Finding God in the Music of Life
Release Date: November 21, 2007
Starring: Freddie Highmore, Keri
Russell, Jonathan Rhys Meyers,
Robin Williams, Leon G. Thomas
III, and Terrence Howard
Audience: Older children and adults
Runtime: 100 minutes
Distributor: Warner Bros. Pictures
Director: Kristen Sheridan
Executive Producer: Louise Goodsill, Robert
Greenhut, Gabrielle Jerou,
Ralph Kemp, and Miky Lee
Producer: Richard Barton Lewis
Writer: Nick Castle and James V. Hart
Address Comments To:Richard D. Parsons, Chairman/CEO, Time Warner
Barry M. Meyer, Chairman/CEO, Warner Bros. Entertainment Inc. (A Time Warner company)
4000 Warner Blvd.
Burbank, CA 91522-0001
Phone: (818) 954-6000
The young boy is raised in an orphanage where he is considered a nut because he hears sounds as music and believes this gift will help him find his parents. The boy winds up in New York City where his amazing musical gift results in his being “adopted” and renamed August Rush by a musical talent pimp known as the Wizard, a character straight out of Charles Dickens’ OLIVER TWIST. The Wizard, played by Robin Williams, posts talented children around town playing instruments for donations which must be brought back to “the family.” Williams’ role is both sympathetic and sinister. He does “rescue” and feed children, but he treats them like property.
A police raid on the family’s “home” results in August winding up in a church where he makes friends with a young black singer and demonstrates his God-given gift on the church organ. His musical ability is called a miraculous gift. The pastor does what he can to help August and prays that he will find his parents. Like a classic old novel, the Wizard comes back into the plot again to make life difficult for August.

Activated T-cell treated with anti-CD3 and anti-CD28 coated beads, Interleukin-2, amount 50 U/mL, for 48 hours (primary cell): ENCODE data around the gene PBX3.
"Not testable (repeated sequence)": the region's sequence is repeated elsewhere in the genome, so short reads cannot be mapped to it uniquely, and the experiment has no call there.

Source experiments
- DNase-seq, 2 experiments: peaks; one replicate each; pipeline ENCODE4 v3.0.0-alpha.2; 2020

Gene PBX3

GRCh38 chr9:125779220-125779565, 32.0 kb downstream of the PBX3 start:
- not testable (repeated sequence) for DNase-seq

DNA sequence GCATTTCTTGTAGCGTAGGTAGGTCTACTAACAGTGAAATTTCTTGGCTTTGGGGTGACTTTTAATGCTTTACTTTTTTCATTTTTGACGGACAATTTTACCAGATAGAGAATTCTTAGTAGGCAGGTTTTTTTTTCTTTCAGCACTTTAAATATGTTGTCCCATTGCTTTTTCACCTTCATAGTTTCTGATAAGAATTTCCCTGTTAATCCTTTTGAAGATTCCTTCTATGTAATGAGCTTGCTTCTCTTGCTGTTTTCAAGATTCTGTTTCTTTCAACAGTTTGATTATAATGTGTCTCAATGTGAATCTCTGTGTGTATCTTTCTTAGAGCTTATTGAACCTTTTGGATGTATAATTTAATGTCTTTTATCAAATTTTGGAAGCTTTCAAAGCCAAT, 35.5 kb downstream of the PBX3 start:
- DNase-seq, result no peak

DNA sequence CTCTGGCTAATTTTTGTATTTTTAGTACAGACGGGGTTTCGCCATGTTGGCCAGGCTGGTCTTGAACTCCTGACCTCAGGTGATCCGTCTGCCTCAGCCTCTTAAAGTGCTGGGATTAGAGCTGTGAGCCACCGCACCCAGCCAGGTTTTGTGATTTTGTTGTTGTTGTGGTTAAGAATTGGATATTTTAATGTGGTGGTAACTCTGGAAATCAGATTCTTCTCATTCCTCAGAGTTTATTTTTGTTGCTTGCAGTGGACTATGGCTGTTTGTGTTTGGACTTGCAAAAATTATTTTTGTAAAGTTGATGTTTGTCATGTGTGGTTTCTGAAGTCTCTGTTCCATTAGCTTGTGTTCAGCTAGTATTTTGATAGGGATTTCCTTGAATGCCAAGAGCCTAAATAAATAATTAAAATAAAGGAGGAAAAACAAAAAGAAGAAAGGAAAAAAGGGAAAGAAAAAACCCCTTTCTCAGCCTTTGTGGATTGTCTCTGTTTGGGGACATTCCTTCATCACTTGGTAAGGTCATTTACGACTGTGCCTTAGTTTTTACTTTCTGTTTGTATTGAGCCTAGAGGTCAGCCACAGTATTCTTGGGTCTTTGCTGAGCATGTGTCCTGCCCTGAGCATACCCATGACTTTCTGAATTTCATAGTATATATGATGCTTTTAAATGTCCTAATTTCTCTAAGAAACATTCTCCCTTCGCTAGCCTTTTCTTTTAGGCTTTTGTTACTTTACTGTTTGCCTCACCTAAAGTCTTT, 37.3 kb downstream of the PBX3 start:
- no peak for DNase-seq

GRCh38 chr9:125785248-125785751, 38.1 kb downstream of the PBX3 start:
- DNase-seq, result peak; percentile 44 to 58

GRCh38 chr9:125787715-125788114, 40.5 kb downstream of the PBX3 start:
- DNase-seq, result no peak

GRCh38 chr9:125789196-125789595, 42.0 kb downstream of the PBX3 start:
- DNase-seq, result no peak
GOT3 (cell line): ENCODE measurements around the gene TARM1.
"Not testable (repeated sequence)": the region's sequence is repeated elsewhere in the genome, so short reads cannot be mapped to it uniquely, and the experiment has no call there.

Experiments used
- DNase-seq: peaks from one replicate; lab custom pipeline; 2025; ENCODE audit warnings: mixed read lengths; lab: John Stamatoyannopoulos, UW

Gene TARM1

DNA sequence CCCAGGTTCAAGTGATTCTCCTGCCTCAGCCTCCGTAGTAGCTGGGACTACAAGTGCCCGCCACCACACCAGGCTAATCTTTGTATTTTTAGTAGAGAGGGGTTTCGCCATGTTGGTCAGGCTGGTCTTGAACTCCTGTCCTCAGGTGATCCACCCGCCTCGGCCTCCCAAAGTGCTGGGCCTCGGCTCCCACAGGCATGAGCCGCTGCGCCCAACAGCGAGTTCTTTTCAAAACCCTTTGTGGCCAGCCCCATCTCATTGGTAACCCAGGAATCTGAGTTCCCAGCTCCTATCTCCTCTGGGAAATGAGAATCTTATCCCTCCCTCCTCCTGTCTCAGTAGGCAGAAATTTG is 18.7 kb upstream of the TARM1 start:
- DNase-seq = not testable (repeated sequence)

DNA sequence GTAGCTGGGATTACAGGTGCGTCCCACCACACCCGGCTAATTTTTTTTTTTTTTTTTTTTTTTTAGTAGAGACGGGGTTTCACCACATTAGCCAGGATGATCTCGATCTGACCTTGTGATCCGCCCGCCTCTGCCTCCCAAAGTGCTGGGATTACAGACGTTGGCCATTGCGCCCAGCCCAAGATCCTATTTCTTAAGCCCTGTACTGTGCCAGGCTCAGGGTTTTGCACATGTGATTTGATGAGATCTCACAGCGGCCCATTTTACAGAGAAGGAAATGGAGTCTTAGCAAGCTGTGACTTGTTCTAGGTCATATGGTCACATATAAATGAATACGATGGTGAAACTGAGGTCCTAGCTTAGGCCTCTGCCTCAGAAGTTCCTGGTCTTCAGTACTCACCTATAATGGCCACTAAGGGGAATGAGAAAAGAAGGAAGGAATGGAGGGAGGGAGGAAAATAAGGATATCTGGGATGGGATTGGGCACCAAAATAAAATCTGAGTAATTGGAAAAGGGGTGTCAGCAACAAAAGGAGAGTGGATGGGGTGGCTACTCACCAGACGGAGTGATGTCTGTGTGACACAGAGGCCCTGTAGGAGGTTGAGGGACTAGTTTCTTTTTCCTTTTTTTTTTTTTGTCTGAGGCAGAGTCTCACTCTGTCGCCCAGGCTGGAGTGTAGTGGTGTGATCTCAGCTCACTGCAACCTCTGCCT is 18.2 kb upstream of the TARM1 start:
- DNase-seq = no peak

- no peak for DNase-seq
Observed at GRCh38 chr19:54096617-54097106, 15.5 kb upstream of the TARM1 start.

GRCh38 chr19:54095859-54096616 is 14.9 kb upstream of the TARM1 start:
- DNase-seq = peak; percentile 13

In 2007, it’s a rare movie that sends audiences home happy and inspired. AUGUST RUSH not only leaves you wanting to cheer, but also leaves you wanting to soak in every sound in your environment and write music. Granted, God doesn’t give everyone the gift to be able to write great music. That’s probably a good thing. It’s good to be able to share your talents, and it’s wonderful to see or hear the work of someone as gifted as Mozart or Beethoven.
AUGUST RUSH is to be commended for glorifying good music as a talent given by God, but the Robin Williams character, while recognizing the gift, attributes it to the universe. Furthermore, while the movie clearly presents the church and its pastor in a positive light, it does open with the one-night stand (nothing graphic) that results in the birth of a child. God does not condone sex outside of marriage, but the movie shows that He loves both the parents and the children and wants to redeem the lives of those who make mistakes, which includes all of us.
Production values in AUGUST RUSH are excellent and the language remarkably clean for a movie focusing on inner city life. The movie proves you can make a highly entertaining movie in downtown New York without loading it with foul language. We cannot imagine a single ticket purchaser who went home wishing they could have heard the “f” word a few dozen times.
In 2007, it’s a rare movie that sends audiences home happy and inspired. AUGUST RUSH not only leaves you wanting to cheer but also wanting to soak in every sound and write music. AUGUST RUSH glorifies good music as a talent from God, but one villainous character attributes the gift to the universe. The movie opens with an unwed pregnancy, but it also clearly presents the church and its pastor in a positive light and shows God redeeming people’s lives.